1 year ago
What would you do if you had a billion dollars? Buy a megayacht? A hypercar? Sting’s Central Park West penthouse?
Or would you pledge to give it all away?
In a recent column, The New York Times‘ David Brooks wrote on the subject—but from the perspective of actual billionaires, who had, in fact, pledged to give away more than half of their fortunes. Their philanthropy stems from Bill and Melinda Gates and Warren Buffett’s The Giving Pledge. (The concept was unveiled in 2010, with 40 of America’s wealthiest people promising giant portions of their fortunes to philanthropic objectives; since then, that number has expanded to 169 billionaires all over the world.)
Many of them have explained their reasoning in personal letters.
Notes Brooks, of the trends he saw in the letters and their writers:
“Most of the letter writers started poor or middle class. They don’t believe in family dynasties and sometimes argue that they would ruin their kids’ lives if they left them a mountain of money. Schools and universities are the most common recipients of their generosity, followed by medical research and Jewish cultural institutions. A ridiculously disproportionate percentage of the Giving Pledge philanthropists are Jewish.”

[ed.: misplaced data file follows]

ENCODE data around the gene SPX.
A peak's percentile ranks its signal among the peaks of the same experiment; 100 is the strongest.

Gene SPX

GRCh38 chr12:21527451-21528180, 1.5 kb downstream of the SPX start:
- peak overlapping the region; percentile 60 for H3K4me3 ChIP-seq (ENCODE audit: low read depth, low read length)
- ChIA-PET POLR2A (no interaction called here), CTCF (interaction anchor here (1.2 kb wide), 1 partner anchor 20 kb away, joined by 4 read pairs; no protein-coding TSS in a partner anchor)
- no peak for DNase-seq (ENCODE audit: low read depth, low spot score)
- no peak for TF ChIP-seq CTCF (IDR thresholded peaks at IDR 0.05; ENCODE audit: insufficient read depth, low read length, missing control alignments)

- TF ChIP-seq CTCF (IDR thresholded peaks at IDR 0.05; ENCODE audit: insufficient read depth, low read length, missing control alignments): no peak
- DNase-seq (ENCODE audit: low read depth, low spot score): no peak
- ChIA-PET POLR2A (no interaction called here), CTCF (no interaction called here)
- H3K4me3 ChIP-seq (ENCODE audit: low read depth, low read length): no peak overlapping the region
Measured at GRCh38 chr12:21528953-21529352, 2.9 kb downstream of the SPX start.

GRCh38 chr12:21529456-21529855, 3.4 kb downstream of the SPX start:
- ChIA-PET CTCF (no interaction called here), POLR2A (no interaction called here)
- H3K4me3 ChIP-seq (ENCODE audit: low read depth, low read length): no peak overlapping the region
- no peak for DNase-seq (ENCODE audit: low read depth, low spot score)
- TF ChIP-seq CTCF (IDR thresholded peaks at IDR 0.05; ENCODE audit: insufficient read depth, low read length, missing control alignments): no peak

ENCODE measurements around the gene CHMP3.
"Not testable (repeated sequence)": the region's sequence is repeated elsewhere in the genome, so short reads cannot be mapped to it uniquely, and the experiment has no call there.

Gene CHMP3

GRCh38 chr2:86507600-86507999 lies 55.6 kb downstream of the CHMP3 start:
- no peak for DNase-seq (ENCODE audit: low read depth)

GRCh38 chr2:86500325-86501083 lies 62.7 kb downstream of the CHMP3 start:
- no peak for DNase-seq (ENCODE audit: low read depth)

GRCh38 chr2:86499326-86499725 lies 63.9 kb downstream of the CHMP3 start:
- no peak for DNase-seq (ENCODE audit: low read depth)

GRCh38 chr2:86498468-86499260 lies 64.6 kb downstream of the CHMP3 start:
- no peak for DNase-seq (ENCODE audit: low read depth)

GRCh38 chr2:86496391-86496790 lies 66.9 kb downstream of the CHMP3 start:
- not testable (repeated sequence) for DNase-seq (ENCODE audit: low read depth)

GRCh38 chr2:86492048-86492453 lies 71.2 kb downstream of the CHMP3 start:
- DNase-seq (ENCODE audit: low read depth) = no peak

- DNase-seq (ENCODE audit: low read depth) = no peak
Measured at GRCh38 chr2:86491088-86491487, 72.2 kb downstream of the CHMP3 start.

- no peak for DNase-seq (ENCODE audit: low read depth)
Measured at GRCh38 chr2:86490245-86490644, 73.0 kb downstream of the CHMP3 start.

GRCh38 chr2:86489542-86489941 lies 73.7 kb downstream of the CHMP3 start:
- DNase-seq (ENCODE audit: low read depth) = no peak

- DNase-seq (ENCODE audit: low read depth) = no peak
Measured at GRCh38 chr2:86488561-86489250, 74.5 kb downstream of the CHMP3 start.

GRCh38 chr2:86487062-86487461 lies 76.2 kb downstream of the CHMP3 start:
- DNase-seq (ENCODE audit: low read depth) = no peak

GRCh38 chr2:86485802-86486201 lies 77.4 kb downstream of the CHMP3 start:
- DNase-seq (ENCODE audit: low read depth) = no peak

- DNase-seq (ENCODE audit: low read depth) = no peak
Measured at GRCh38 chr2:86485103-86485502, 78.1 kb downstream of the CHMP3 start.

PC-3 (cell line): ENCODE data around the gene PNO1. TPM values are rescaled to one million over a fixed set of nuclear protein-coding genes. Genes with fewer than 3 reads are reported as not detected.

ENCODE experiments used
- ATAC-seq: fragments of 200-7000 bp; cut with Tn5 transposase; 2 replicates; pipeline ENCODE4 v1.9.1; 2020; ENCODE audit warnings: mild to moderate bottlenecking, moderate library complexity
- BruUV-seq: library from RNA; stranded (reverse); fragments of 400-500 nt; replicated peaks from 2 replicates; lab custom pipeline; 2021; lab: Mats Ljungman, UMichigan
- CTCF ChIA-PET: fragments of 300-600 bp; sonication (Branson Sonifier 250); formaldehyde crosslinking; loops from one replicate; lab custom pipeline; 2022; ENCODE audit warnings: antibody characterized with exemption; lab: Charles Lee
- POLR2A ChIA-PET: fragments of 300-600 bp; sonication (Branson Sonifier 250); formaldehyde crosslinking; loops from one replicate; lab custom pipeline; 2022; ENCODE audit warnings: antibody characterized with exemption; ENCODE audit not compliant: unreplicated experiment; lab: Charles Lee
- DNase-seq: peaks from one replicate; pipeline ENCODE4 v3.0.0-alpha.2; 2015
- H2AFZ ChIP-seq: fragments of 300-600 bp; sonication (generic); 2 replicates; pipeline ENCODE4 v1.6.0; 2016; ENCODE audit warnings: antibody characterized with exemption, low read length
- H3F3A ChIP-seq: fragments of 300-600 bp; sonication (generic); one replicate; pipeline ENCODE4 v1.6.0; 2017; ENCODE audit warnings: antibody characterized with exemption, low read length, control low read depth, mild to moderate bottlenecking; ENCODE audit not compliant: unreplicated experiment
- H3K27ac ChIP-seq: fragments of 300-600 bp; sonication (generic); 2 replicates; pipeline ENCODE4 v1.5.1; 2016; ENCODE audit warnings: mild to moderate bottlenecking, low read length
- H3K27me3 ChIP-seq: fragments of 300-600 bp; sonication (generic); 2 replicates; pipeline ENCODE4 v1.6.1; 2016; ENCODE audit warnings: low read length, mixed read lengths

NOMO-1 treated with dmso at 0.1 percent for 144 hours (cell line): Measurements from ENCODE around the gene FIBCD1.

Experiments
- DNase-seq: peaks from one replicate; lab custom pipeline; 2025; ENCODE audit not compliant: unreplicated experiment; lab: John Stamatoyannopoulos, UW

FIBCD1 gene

Brooks then fantasizes about what he might do with a billion dollars—but used for good, not frivolity. He envisions creating “collectives” to foster loving-kindness, education, and other positive stimuli in “disorganized communities.”